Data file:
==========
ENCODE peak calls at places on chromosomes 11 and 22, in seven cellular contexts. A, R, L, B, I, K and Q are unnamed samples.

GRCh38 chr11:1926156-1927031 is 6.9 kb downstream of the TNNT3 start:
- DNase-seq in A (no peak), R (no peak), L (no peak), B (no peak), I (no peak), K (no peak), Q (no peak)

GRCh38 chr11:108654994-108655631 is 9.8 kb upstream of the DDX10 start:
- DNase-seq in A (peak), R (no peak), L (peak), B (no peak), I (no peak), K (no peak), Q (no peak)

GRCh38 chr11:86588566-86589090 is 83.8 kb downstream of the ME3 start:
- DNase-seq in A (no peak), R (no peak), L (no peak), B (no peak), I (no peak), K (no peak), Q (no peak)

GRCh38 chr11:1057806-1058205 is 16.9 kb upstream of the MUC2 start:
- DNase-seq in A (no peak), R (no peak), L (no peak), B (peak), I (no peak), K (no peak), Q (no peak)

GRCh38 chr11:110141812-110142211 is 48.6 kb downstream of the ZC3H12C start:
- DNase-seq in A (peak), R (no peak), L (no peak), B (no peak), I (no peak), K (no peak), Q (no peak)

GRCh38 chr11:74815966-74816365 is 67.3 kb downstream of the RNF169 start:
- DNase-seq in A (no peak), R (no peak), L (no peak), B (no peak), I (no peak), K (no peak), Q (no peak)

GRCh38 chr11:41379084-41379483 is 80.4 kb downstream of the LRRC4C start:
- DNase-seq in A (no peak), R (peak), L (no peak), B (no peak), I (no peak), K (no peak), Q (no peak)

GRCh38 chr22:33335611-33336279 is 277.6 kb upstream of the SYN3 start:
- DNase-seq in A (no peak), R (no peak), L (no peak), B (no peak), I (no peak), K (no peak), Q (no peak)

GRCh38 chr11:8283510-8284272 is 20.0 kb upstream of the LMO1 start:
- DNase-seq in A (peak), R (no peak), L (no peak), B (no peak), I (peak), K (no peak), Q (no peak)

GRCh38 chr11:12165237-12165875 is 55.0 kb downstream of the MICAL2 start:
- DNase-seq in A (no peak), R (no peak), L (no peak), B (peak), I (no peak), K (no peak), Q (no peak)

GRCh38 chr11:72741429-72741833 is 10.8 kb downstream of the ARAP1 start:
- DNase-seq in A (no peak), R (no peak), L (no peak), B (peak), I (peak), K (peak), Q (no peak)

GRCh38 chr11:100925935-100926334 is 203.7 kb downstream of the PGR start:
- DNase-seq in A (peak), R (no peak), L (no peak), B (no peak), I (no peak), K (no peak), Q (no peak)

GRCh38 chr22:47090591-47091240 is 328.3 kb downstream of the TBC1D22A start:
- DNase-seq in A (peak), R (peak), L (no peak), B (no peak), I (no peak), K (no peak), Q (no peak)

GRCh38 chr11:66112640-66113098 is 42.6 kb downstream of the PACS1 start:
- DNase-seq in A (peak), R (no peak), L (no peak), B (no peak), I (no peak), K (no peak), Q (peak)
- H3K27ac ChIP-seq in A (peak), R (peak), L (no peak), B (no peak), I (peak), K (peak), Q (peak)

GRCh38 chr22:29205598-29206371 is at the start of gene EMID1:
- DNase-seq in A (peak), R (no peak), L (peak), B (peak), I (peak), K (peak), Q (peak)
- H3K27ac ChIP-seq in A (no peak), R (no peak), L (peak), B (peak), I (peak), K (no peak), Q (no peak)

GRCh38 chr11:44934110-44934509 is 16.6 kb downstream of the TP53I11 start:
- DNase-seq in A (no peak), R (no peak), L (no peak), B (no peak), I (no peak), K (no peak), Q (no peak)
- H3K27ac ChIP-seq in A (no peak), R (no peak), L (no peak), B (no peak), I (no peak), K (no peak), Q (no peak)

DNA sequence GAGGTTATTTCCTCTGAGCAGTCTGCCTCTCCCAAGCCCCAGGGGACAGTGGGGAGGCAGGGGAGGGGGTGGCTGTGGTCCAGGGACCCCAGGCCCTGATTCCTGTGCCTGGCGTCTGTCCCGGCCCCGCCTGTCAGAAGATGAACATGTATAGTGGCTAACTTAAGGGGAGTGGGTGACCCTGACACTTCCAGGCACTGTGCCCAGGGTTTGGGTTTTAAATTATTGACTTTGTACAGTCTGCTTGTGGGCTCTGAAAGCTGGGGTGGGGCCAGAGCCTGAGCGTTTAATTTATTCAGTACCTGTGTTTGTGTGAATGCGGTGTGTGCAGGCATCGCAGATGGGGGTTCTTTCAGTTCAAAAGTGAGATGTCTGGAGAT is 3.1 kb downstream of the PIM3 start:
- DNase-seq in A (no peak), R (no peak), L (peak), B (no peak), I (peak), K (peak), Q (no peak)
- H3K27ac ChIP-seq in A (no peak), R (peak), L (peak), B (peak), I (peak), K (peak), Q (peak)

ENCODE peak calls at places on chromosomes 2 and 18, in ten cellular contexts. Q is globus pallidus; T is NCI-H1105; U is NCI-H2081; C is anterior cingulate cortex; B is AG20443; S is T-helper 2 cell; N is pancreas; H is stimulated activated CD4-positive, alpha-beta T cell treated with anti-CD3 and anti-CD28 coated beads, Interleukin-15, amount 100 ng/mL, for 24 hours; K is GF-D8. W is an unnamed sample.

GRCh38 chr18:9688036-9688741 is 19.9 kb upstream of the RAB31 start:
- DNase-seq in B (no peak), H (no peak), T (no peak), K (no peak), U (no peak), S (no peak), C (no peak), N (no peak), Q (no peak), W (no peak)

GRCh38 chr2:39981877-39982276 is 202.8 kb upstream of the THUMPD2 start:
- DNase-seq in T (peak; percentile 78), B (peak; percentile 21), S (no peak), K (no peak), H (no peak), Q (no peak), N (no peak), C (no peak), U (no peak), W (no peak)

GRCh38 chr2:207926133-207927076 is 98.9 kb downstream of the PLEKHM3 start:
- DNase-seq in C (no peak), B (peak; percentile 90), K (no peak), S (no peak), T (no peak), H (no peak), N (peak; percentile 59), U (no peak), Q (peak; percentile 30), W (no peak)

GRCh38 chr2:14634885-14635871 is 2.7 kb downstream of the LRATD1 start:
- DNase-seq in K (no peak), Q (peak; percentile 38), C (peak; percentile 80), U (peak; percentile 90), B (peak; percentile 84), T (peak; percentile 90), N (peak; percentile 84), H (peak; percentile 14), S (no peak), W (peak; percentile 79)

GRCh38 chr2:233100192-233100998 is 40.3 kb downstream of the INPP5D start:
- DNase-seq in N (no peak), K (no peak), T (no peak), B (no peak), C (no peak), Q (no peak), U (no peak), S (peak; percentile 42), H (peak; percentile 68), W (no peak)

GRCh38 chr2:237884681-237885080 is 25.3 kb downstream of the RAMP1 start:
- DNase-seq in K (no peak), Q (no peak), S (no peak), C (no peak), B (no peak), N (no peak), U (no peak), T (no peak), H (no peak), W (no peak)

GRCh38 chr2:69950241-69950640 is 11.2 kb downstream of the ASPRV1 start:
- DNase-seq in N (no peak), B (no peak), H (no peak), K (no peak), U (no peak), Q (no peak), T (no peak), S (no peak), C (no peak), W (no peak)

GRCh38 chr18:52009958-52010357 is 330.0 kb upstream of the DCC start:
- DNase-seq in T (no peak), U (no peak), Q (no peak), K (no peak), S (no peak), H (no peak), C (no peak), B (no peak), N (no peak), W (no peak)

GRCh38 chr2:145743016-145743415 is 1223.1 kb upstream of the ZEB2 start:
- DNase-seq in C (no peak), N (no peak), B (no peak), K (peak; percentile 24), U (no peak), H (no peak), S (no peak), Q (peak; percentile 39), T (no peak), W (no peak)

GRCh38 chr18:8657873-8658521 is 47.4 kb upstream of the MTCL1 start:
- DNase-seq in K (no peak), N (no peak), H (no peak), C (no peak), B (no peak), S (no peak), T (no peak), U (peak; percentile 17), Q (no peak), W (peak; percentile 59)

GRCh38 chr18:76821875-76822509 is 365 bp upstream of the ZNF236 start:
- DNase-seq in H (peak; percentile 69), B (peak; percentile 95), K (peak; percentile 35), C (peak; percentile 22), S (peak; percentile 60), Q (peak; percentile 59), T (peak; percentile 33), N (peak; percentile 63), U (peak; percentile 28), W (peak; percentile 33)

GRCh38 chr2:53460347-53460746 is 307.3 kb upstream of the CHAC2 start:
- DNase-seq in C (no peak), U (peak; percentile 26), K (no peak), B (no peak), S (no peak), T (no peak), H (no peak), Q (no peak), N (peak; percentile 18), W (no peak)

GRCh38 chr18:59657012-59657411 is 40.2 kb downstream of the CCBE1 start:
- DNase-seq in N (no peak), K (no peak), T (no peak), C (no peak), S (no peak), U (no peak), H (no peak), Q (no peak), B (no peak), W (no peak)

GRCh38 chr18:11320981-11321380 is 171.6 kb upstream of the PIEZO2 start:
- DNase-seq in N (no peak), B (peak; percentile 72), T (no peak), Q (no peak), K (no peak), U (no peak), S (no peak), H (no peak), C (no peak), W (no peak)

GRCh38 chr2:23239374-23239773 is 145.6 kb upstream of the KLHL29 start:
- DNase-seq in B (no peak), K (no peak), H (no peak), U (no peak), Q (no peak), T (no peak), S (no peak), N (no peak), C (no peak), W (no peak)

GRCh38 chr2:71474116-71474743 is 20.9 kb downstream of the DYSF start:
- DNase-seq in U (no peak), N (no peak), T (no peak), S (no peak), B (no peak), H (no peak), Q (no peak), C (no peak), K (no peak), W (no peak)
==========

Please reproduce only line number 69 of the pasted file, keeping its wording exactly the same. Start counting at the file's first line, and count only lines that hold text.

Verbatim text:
GRCh38 chr2:23239374-23239773 is 145.6 kb upstream of the KLHL29 start: